Backups are the difference between happy management & upset management with unemployed staff. Better to do it than not, after all, what have you got to lose?
A few years ago, I had a coffee cup that stated, with a picture of a homeless man busking: "Software Meltdown, Data Destroyed, Didn't do no Backup, Now I'm Unemployed". I used to trot that cup out at meetings with clients, vendors, you name it, the cup was at nearly every meeting I attended. Then it crashed. I didn't drop it, it just died when I was on holidays. When I bought it, there were two cups exactly the same. A smart bet would have been to buy the second cup as a backup when this exact situation occurred. I didn't. When the cup was cracked and unusable, I realised that my attitude was that I would be ok, it would last forever.
I treated data exactly the same way, up until the day the cup broke. I kept everything locally, I didn't use the H: drive set up on the server for me, I didn't even bother to save my Outlook PST file. As is the way with data, it grew. the outlook data grew until one fateful day, without warning, it crashed the system. When I rebooted, I got the chilling message that any user fears...
<Disk not Found>
I had a command prompt, so, drawing on my old basic commands, I tried to see what files were there, if I could find the C: drive, a directory tree, nothing.
I was, to put it mildly, in a large amount of poo. I had a tender to respond to, a proposal to write, umpteen emails to reply to, and I couldn't even see the Operating system, the hard drive or my network. I yelled at the computer, I banged the mouse, the keyboard and cursed it to the lower reaches of hell. I blamed the IT Guys (unfairly, of course) the manufacturer, anyone I could think of. I never ran a rescue disk, I never thought about it and blamed myself.
I managed to hunt down a dusty floppy disk. it had "rescue" written on it. I didn't know if it was this version of windows, DOS, or PS/2. I gave it a go, and windows returned to my screen. I was very lucky.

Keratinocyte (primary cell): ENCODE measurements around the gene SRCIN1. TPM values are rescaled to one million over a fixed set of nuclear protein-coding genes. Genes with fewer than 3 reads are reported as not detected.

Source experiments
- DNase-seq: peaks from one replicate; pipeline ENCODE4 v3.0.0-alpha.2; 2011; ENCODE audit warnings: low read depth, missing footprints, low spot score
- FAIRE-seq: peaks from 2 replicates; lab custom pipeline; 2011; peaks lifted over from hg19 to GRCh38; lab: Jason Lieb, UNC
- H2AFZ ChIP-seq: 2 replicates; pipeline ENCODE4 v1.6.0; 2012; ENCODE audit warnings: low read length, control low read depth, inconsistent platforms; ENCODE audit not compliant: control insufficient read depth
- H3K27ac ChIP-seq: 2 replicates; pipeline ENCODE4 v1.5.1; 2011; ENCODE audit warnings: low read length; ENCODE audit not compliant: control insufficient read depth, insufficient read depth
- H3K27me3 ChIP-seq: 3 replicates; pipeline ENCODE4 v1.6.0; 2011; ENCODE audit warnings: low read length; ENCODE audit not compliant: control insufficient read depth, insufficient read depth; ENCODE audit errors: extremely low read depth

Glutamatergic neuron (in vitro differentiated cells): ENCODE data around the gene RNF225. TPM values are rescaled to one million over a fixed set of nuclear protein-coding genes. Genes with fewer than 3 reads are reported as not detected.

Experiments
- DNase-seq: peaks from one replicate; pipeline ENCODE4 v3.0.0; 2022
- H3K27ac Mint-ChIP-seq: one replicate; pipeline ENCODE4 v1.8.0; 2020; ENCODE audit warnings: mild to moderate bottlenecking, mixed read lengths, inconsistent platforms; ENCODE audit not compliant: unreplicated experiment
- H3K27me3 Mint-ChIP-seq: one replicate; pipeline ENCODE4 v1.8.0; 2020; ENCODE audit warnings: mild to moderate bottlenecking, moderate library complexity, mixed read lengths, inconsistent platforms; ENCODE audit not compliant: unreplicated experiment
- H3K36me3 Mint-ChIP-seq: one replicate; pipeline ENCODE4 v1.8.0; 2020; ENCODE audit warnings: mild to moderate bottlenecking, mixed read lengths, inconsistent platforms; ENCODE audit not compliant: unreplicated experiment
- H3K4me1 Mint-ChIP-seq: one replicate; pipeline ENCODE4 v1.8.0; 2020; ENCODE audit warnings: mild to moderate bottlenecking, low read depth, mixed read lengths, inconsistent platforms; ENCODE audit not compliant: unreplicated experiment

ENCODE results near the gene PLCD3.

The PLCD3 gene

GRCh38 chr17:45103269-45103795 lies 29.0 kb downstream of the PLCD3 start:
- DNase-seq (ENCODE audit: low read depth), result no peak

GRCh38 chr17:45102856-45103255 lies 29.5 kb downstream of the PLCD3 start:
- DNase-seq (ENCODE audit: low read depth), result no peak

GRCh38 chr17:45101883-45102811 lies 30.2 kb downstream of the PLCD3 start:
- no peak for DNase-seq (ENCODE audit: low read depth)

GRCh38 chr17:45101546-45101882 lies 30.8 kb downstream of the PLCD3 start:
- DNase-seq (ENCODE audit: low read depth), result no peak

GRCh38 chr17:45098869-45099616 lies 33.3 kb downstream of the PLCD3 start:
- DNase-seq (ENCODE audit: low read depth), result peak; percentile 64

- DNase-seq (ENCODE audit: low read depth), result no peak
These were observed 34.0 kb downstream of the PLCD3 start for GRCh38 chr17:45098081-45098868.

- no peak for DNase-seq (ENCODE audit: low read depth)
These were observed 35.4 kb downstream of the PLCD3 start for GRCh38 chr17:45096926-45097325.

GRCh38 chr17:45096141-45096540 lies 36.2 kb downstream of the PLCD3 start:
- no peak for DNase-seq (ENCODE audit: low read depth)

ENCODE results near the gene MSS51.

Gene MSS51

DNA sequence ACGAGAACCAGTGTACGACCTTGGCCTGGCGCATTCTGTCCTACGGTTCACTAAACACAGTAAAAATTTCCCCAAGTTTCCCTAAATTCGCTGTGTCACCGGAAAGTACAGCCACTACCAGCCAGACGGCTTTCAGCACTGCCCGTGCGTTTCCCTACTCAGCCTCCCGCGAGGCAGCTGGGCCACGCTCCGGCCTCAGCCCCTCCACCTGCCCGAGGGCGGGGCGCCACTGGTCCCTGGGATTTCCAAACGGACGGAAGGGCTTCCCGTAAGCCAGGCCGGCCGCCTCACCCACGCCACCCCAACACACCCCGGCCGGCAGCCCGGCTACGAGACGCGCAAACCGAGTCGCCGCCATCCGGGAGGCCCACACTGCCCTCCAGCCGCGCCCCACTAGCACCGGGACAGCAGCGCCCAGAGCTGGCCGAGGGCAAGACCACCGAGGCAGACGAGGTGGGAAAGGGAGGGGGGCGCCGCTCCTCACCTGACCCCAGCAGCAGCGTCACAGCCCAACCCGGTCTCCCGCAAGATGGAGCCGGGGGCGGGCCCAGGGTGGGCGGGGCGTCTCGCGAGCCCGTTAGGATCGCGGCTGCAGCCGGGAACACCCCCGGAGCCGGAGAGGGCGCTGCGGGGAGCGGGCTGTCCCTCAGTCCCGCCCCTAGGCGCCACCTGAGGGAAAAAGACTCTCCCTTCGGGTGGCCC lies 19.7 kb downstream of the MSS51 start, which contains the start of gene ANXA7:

I completed my work for the week, and went on holiday.
When I returned, my cup was broken, my system was bloated with all the emails people still sent me, even though my out of office was on, and I was confronted with two pressing issues: Replace the cup, (Noooooo) and move my data off the PC and onto the H: drive. I transferred a couple of Gigs of data, then copied and pasted (I know) the pst file on the server. The server was now in serious trouble, it needed data to be backed up. Up until my using the H: drive, the sysadmins had realised that they had a bit of space to play with. when I started using the H: folder, suddenly, they didn't. The server was backed up by a Virtual Tape Library, on a SAN, and had an offsite physical tape library option installed. Overnight, and everything was back to normal.
The company hat taken backup seriously, but they had neglected to create a very important document - a Data Storage policy document, which could have told me that it was mandatory to back up to the server all files created on desktops. this document could have saved a lot of angst for the sysadmins.
It doesn't matter where the data is backed up, by which brand of software, as long as it is. I have seen clients who have monstrous outlook files because they have never, ever backed up, until the damn pst file is too big to move and the backup regime is incremental - archival by month.
Things have changed as well. Before, Tape was very, very, mind numbingly slow. Now, it outperforms hard drives in transfer speeds. It is still slow on fetch specific files, which hard drives are good at, but the backups don't take all night to complete. Hard drives are reliable sources for backup. They meet a specific market need, usually the SOHO or SMB space. One of my old bosses once told me that if the business runs a server, use a tape drive. If they don't, a hard drive is fine.
Now we have online backups, Hard drives & Tape drives. All have specific market niches, but all of them are better than explaining to management that you don't have the report / proposal / response because you didn't back up your data.
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